Minimum Wealth, part 14

Let’s review the math once again. A worker earning $7.25/hour over 2,000 hours a year would gross $14,500. Deducting only federal taxes leaves a net $14,115. The cost of moving to a new city was spirited away, and $600 was figured for rent and all utilities, yielding a remainder of $6,915. Transportation costs were claimed at $0, somehow, as was the suggested Netflix subscription. Internet was priced at $400 for a year.

 A paltry $900 a year, or $2.46 per day, is alloyed for food, leaving $6,015. The investment bankers responsible for this image would have a minimum wager sacrifice a quarter of this and risk another quarter beyond that on a high deductible health plan. They ignored the risked quarter to claim $3,911. HDHPs have minimum deductibles of $1,300/year though, so that could quickly plummet to $2,611. 

My calculations, which factored in Michigan’s 4.25% flat income tax ($616),  utilities ($1,200), carless transportation ($500), an extra 49 cents a day for food ($180), and Netflix ($96) resulted in a remainder of only $3,023. A HDHP could consume all of that in a single accident or tumor so I’m going to presume our savvy poor worker lives in one of the states which accepted federal funds for Medicaid expansion, like high tax Michigan. This brings their figure of $3,911 close to mine of $3,023 though both ignore moving costs.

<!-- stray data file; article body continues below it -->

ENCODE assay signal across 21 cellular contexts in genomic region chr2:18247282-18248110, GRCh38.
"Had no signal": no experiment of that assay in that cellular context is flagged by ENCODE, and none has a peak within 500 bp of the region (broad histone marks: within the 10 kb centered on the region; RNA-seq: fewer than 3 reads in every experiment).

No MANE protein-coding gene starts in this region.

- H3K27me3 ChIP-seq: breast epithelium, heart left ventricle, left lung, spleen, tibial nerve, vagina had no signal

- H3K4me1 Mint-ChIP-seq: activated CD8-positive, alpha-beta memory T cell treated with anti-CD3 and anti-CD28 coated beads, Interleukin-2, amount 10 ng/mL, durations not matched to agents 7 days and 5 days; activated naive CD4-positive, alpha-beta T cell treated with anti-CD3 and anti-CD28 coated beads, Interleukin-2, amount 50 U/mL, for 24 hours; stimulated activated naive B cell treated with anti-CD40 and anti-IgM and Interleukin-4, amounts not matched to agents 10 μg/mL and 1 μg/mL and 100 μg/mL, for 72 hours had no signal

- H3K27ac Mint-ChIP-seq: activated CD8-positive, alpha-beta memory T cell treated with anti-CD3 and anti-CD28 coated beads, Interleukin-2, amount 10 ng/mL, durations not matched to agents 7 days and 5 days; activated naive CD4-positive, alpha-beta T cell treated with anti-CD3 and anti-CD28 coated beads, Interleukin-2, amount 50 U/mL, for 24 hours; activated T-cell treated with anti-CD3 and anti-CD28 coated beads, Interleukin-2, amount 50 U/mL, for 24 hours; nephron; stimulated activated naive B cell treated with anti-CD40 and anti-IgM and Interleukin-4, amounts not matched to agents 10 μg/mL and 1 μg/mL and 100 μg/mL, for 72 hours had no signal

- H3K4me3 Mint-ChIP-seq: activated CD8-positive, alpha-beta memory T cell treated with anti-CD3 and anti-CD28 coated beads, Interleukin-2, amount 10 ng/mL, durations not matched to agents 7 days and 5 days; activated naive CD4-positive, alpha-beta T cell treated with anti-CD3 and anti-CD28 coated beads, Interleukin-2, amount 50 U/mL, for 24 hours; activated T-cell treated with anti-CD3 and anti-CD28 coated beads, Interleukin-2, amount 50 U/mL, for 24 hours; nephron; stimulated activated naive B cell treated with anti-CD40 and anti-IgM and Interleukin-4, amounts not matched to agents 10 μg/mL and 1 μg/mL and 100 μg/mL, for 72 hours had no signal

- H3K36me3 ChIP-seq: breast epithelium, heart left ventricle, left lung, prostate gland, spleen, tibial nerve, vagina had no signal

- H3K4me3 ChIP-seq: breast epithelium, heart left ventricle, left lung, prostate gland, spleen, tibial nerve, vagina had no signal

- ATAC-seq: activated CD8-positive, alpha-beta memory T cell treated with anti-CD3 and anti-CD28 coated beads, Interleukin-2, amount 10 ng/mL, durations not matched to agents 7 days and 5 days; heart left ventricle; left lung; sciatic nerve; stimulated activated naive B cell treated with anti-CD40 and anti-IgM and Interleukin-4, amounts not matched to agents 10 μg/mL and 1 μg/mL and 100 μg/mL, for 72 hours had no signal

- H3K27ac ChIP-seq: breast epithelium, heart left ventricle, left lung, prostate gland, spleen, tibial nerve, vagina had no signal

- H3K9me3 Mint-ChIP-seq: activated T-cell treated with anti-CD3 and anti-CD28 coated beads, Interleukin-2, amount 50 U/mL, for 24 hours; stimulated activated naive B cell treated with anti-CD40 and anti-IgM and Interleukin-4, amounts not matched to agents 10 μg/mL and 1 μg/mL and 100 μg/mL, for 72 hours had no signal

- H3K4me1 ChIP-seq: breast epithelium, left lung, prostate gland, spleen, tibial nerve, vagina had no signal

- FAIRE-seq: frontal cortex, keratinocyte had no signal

Now step seven recommends “Shop at the thrift store & mend holes. Instead of throwing clothes out.” An illustration of colorful clothes on hangers features a sign claiming items are $1.50 each. A miserly $100/year ($8.33/month) is permitted for all clothes. Shoes evidently never wear out or need replacing, nor will you need to buy a winter coat when moving from Orlando to Detroit. Who needs new underwear when you can buy used? Every single poor worker has a common body size and shape. None of them are men, for whom thrift store offerings primarily consist of old 10K walkathon t-shirts. 

Assuming our poor worker has the means to get to a thrift store, they probably won’t find prices so low, in styles that fit them and which they like. $5-20 an item is a more common price range for low end thrift stores. Consignment shops featuring only nice, gently used clothes often only provide women’s clothes, in very few sizes, just like regular retailers. For white women in particular, the majority of minimum wage workers, decreased income is correlated with increased BMI and thus clothing size. If we round that $8.33 up to a slightly more possible $10/month my remainder becomes $2,903 to their $3,811.

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